Close Up Of Gavel Resting On Its Sounding Block

A Littleton-based soccer group will pay $11,000 and adjust its policies to resolve a claim of discrimination under the the federal Americans with Disabilities Act.

A seven-year-old deaf boy began playing for the Colorado Rush Soccer Club in the fall of 2017. He required a hearing aid and communication assistance, which the club initially provided. However, in January 2018, the club allegedly ceased its support of the child, claiming it was too costly, and asked the family to handle the accommodations. 

A sign language interpreter that the family hired or the boy’s father subsequently provided interpretation for “hundreds of practices or games,” according to a description of the case from U.S. Attorney Jason R. Dunn. The family ultimately withdrew their son from the club due to the burden of providing communication services.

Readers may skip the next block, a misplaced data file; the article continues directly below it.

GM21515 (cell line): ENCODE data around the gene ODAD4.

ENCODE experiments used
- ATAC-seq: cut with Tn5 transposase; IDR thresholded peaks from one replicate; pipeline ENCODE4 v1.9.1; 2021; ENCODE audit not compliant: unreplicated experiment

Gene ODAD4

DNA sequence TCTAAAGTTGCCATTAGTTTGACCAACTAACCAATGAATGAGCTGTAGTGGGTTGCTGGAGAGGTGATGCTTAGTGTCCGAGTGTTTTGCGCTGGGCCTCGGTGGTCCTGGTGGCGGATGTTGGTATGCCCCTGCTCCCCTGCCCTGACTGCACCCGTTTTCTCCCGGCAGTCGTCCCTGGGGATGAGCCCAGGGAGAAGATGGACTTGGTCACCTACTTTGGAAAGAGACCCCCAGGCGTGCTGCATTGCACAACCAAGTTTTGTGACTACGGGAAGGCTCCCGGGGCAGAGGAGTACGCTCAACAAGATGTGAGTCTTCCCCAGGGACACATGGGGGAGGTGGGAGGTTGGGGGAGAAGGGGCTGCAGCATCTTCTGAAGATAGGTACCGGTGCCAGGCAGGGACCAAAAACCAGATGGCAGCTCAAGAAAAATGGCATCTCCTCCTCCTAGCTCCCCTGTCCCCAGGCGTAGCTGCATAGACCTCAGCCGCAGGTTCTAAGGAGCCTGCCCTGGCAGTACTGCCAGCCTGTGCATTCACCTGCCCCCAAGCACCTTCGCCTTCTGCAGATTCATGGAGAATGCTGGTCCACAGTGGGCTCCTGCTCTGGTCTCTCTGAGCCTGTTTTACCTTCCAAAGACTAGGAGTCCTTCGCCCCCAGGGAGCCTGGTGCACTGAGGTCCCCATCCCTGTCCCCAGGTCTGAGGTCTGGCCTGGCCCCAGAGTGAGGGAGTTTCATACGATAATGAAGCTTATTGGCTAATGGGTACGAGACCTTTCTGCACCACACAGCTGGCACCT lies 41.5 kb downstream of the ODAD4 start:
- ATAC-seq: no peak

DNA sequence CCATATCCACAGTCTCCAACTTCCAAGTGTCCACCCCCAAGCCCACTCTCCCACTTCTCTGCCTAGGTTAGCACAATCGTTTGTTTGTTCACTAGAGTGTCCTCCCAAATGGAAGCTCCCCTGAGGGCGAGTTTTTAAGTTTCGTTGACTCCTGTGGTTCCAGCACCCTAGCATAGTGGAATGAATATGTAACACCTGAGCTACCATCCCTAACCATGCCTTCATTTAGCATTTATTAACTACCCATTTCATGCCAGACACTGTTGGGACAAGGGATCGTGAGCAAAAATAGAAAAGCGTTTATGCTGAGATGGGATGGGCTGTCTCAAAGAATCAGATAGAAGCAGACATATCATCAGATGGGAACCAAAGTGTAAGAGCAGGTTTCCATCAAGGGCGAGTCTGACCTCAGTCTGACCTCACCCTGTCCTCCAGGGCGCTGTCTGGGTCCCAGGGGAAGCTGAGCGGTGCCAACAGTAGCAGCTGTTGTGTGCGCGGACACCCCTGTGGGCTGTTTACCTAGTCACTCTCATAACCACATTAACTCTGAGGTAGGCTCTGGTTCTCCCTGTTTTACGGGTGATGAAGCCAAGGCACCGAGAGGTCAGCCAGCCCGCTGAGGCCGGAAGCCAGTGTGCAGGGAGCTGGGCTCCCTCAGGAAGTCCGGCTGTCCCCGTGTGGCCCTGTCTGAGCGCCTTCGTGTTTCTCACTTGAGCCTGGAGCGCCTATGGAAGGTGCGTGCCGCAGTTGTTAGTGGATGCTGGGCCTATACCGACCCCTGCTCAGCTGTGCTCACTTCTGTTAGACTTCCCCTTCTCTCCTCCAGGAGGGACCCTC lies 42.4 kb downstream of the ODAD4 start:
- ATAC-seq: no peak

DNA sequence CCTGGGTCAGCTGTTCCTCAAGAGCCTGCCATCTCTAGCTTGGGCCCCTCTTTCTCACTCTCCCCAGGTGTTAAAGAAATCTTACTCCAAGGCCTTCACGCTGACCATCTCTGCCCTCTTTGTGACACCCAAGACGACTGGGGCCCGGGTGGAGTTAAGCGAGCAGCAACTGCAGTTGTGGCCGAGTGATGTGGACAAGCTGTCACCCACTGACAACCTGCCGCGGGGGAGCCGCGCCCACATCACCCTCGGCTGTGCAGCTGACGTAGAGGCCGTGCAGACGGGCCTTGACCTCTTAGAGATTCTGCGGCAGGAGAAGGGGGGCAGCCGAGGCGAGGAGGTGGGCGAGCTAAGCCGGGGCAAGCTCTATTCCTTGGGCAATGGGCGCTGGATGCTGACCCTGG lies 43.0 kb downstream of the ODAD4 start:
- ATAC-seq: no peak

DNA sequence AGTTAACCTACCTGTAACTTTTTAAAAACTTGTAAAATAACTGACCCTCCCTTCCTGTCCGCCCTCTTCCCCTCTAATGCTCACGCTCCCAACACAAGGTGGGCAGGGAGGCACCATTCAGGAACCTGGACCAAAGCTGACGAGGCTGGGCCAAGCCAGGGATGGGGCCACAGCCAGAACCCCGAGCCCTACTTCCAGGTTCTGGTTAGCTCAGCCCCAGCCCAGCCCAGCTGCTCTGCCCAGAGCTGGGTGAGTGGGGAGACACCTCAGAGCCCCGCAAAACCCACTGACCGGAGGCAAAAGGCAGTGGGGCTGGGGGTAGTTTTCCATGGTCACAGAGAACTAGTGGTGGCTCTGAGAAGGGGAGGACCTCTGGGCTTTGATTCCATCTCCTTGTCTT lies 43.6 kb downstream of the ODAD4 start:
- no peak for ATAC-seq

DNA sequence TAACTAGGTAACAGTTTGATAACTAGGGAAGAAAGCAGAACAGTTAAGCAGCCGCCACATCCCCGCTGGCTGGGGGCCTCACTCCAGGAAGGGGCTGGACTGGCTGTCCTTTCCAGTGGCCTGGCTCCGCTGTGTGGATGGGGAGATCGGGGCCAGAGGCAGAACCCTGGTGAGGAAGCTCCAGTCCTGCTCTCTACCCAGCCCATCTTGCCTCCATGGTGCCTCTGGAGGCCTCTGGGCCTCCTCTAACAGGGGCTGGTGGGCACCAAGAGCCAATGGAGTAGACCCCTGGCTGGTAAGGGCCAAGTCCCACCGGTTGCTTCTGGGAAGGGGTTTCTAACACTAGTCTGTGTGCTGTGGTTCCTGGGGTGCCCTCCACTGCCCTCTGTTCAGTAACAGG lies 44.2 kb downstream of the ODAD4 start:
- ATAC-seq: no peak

“All youth sports leagues, whether public or private, must comply with the Americans with Disabilities Act,” said Dunn. “We are pleased that Colorado Rush has agreed to adopt policies that comply.”

The ADA requires reasonable accommodations for “a physical or mental impairment limiting one or more major life activities.” The common question for athletes is what qualifies as “reasonable.” Fundamental changes to the sport or activity, undue financial burdens, and health or safety risks would typically be outside the definition of reasonable.

As part of the settlement of the claim, Colorado Rush will pay $11,000 and commit to providing hearing aids and other communications services in the future.

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